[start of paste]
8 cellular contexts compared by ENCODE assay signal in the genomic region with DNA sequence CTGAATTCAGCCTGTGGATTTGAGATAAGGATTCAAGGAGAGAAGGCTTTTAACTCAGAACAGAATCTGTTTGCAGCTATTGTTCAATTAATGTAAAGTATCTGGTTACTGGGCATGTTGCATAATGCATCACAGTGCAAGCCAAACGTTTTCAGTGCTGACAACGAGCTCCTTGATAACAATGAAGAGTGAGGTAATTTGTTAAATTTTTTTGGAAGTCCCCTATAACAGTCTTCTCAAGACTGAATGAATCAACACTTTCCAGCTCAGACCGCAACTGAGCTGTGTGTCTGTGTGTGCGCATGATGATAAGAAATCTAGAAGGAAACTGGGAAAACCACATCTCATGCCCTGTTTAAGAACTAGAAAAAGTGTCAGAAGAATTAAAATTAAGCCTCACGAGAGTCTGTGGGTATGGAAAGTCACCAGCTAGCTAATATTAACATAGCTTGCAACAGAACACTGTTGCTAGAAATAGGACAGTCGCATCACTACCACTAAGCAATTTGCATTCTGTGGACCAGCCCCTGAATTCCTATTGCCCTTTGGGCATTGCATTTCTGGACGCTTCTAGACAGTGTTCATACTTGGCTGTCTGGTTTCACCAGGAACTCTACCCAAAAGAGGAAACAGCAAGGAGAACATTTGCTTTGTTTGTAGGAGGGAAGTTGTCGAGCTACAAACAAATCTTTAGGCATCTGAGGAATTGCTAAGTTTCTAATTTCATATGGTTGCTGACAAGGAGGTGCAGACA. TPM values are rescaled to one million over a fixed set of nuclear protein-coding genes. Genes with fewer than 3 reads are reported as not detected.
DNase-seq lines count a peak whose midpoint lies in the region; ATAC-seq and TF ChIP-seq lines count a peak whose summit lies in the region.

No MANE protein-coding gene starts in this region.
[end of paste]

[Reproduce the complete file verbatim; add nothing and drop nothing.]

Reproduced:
8 cellular contexts compared by ENCODE assay signal in the genomic region with DNA sequence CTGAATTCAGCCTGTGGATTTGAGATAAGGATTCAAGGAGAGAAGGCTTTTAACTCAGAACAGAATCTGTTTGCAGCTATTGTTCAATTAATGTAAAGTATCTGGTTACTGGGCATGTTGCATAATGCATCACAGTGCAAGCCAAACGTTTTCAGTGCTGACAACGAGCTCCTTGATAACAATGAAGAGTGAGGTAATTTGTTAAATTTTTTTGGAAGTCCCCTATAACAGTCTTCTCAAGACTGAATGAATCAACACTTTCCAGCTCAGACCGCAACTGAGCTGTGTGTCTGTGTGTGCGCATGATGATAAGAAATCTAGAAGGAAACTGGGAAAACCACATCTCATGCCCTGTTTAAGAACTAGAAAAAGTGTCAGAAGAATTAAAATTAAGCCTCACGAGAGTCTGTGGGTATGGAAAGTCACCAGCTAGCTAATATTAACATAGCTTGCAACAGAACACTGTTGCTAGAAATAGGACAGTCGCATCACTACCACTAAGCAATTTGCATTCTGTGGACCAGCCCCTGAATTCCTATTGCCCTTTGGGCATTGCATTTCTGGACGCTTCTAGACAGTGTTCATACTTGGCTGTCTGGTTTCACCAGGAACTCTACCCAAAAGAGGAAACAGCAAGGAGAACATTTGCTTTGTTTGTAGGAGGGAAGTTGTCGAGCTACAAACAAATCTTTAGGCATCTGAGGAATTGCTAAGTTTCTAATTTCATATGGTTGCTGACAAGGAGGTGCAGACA. TPM values are rescaled to one million over a fixed set of nuclear protein-coding genes. Genes with fewer than 3 reads are reported as not detected.
DNase-seq lines count a peak whose midpoint lies in the region; ATAC-seq and TF ChIP-seq lines count a peak whose summit lies in the region.

No MANE protein-coding gene starts in this region.